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Benjamin Netanyahu’s Speech to Congress: a Reinforcement, not a Renegotiation

Israeli Prime Minister Benjamin Netanyahu spoke to a joint session of the U.S. Congress for the second time today (and for the first time in fifteen years), fresh off a meeting with President Obama on Friday, Obama’s Middle Eastern address Thursday, and dueling weekend speeches between the two leaders at AIPAC.

The first few minutes were well-used defining the scope of the current fight against Islamist extremism (“from the Khyber Pass to the Straits of Gibraltar”), pointing out the genocidal rhetoric and growing nuclear capability of an Iranian regime whose only pause in its drive toward becoming a nuclear weapons state came when it truly feared military action, and welcoming the Arab revolutions while cautioning that 1979 Iran provides a foreboding precedent that should inform us all of how wrong such actions can go, even when undertaken with the best of intentions:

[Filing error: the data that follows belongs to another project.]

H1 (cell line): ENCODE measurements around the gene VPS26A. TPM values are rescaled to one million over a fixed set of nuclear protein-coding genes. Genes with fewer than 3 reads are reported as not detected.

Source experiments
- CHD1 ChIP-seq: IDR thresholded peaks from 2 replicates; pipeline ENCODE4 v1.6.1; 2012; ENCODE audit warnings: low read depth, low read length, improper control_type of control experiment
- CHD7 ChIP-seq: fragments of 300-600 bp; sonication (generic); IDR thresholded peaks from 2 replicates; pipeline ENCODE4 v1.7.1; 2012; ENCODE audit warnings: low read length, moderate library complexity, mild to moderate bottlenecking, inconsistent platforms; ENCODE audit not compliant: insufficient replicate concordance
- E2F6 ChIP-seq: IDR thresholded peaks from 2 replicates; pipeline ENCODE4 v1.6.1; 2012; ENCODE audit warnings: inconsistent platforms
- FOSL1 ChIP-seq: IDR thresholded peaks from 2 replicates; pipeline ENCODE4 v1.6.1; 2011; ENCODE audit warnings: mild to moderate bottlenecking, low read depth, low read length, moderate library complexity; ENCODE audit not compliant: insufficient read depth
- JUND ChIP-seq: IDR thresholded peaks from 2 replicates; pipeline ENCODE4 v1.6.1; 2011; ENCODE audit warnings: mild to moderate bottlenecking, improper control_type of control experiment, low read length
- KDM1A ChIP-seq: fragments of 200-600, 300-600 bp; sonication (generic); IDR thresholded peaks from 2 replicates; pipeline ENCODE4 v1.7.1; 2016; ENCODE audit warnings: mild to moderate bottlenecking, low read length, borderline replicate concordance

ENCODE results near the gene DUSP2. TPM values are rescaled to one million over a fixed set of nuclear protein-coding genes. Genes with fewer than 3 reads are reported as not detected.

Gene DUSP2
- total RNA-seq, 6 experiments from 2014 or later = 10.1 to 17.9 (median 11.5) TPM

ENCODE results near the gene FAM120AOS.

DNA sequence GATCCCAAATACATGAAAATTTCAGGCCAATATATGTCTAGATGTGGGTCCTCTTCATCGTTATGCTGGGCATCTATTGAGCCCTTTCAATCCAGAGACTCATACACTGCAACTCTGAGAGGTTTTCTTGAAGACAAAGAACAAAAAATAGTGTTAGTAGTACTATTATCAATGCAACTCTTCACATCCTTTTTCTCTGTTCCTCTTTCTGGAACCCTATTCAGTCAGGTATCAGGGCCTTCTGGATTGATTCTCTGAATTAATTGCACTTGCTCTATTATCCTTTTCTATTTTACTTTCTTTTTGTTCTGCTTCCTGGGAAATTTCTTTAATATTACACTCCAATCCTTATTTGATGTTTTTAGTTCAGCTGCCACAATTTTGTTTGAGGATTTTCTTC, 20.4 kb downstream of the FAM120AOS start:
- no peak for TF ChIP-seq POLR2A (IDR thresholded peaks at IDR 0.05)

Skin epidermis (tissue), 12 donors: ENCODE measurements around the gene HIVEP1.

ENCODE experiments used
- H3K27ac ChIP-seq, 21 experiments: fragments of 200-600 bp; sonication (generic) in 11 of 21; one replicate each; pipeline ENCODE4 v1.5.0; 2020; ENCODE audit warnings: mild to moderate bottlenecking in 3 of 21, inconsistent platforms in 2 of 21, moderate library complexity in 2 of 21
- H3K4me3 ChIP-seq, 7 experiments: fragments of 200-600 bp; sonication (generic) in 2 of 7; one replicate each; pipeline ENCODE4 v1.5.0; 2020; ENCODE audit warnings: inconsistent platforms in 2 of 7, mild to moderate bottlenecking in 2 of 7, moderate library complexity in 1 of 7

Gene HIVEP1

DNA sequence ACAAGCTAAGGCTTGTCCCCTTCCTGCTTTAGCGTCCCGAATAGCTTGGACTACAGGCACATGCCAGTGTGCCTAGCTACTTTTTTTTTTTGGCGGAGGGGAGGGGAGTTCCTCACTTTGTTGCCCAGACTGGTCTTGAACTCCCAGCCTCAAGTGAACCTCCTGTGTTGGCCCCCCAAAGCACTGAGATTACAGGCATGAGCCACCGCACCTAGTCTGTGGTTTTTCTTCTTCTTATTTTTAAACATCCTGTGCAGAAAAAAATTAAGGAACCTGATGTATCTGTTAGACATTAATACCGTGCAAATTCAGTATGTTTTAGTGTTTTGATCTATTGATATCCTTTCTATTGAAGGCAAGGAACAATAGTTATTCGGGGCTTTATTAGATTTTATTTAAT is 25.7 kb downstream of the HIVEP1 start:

So as we share the hopes of these young people throughout the Middle East and Iran that they’ll be able to do what that young woman just did — I think she’s young; I couldn’t see quite that far, we must also remember that those hopes could be snuffed out, as they were in Tehran in 1979.

You remember what happened there. The brief democratic spring in Tehran was cut short by a ferocious and unforgiving tyranny. And it’s this same tyranny that smothered Lebanon’s democratic Cedar Revolution and inflicted on that long-suffering country the Medieval rule of Hezbollah.

So today the Middle East stands at a fateful crossroads. And like all of you, I pray that the peoples of the region choose the path less traveled, the path of liberty.

No one knows what this path consists of better than you. Nobody.